- New vistas. Even though we may be traveling a familiar road, there are always changes to comment on or memories associated with certain features along the way. Going new places is even better with sights to drink in and wondering what’s beyond the next bend.
- Coming home. After a quick weekend or a two-week vacation, there’s just nothing like seeing the lights of the city come into view and knowing that you’re almost there. Home again, safe at last. That was one of my kid’s favorite last lines in a Berenstain Bears book, and it’s still true. Back in our own bed. Safe. A few new memories to file away. Fresh perspective as we begin a new week, a new project, or just come back to an unfinished project rejuvenated, ready to tackle it again.
Today, we’ve got sunny skies and fall weather so perfect it nearly brings tears to your eyes. It’s going to be a good trip. How about you? Been on any good trips lately? I would love to hear about them.
Monday, November 5, 2007
I live in an established, middle of town subdivision. Nicely manicured lawns. Mature trees. Friendly folks—a few young families, but mostly middle-aged and retired people. Sedate. Not boring, just settled, okay? Until a couple of weeks ago, that is.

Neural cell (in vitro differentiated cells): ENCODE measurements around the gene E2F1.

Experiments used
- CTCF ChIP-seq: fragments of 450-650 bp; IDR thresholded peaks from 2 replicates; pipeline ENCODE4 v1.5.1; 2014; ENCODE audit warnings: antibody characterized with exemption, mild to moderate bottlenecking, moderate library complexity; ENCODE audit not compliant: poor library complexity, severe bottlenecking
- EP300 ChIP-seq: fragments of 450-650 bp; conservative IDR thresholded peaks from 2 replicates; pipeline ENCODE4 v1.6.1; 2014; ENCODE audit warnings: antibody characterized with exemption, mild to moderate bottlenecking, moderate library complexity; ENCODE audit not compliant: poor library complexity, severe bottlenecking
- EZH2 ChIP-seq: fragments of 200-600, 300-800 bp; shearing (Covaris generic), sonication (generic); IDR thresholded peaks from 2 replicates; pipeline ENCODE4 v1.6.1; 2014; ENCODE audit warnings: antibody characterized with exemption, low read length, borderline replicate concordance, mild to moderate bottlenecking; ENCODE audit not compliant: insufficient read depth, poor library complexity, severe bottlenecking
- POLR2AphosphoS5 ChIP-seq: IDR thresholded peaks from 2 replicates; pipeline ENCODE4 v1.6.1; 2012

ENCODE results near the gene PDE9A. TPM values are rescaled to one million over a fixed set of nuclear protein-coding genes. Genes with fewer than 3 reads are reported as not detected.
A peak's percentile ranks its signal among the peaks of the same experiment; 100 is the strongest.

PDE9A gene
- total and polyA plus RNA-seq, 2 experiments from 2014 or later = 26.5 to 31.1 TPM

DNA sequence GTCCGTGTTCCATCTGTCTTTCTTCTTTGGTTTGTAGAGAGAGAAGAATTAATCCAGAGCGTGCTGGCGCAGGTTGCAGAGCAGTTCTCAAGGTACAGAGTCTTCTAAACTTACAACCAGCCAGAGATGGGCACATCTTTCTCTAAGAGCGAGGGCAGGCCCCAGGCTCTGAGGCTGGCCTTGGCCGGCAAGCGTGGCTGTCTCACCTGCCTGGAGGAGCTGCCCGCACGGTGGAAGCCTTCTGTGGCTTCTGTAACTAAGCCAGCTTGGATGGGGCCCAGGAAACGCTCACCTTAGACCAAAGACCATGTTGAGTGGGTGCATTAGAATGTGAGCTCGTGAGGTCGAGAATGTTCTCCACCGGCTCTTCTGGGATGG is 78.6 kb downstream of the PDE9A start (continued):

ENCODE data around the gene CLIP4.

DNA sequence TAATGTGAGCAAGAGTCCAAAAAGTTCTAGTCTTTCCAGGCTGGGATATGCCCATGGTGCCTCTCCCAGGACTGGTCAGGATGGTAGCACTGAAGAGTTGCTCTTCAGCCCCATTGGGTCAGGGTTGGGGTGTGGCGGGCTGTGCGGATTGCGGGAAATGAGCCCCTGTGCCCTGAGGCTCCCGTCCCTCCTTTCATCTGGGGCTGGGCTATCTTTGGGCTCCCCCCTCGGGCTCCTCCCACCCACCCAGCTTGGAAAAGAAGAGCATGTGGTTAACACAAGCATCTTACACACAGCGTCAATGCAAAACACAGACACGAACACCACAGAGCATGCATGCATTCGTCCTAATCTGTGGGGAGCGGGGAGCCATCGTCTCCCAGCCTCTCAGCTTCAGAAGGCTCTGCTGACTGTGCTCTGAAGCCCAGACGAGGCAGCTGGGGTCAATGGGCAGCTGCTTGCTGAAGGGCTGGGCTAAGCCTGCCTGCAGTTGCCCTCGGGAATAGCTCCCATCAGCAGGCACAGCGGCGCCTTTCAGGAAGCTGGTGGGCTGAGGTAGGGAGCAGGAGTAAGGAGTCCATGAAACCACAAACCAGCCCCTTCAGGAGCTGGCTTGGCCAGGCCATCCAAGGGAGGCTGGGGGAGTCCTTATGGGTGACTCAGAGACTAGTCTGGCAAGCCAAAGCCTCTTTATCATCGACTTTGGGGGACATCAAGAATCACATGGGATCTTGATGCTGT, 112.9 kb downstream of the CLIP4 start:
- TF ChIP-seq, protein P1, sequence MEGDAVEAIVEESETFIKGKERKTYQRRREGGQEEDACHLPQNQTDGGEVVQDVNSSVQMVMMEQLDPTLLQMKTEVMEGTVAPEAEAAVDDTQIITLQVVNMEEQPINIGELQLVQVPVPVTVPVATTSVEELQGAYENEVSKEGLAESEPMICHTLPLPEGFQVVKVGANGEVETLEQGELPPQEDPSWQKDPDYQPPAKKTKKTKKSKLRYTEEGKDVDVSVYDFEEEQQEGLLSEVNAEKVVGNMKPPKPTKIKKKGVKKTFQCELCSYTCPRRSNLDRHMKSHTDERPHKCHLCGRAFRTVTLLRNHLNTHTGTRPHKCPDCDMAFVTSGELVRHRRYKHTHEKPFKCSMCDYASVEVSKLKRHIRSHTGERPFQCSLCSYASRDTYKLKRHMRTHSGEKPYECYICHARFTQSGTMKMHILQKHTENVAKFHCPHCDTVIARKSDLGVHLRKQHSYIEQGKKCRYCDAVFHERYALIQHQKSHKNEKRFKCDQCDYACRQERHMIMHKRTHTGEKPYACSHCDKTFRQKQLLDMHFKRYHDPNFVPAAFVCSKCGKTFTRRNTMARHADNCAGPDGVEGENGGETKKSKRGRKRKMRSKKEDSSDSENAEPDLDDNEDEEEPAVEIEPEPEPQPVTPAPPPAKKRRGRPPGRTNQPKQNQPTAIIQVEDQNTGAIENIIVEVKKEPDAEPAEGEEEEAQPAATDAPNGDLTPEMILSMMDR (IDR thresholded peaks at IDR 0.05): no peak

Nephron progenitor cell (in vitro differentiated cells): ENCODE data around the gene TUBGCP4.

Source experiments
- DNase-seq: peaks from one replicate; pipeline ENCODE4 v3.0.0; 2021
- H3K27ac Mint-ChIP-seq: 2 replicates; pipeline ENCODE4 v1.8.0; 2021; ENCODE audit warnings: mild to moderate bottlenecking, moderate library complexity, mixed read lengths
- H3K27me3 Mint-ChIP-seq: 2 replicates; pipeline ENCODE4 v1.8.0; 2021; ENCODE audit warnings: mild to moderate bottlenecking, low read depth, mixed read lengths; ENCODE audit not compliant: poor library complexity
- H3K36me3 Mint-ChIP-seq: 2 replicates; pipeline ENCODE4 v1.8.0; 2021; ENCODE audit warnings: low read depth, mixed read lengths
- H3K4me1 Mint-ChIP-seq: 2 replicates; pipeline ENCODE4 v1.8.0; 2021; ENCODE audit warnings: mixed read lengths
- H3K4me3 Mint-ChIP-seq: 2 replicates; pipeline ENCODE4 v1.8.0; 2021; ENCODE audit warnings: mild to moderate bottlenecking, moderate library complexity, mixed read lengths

On a weekday morning, a woman traveling 85 mph on a 40 mph city street, crashed into a brick retaining wall, stopping short of the house on the other side. All this at 5:30 in the morning. Two blocks from my house. A lot of questions come to mind about that. Sadly, the woman perished in the crash, but I am curious about who she was and the why of it, you know.
The week of Halloween our neighborhood watch captain emailed everyone that there had been a confirmed sighting of a coyote in the neighborhood a few blocks north of mine. A coyote? In the city? We’ve had our share of possums, squirrels, and homeless cats, but that’s the first I’ve heard of a city-dwelling coyote around here.
All right, I’m still thinking about the coyote when Zelda, our little dachshund who is a self-appointed guard dog, does the usual yard patrol this past Saturday night. She zips over to the darkest corner of the yard, barking, barking, barking. Coyotes DO NOT jump eight-foot wood fences, so I’m thinking a rabbit or stray cat is the cause. She barks until she’s worn out, and I’m sick of it. We go to bed.
The next morning she beelines to the same corner and will not relent. I’m more curious now and decide to investigate. A crepe myrtle and cherry laurels anchor that corner of the yard with an open space in the corner for the gas meter. I peer through the branches and spot something behind the gas meter. A bag or something. I step closer. Not a bag. A garment of some kind. Leaning over I see that it is a brown plaid flannel something. Gag! Boxer shorts. How did those get there? They are soiled, and I’m pretty sure it’s not mud. Oil maybe? I’m hoping since the other alternative is way too gross to even contemplate.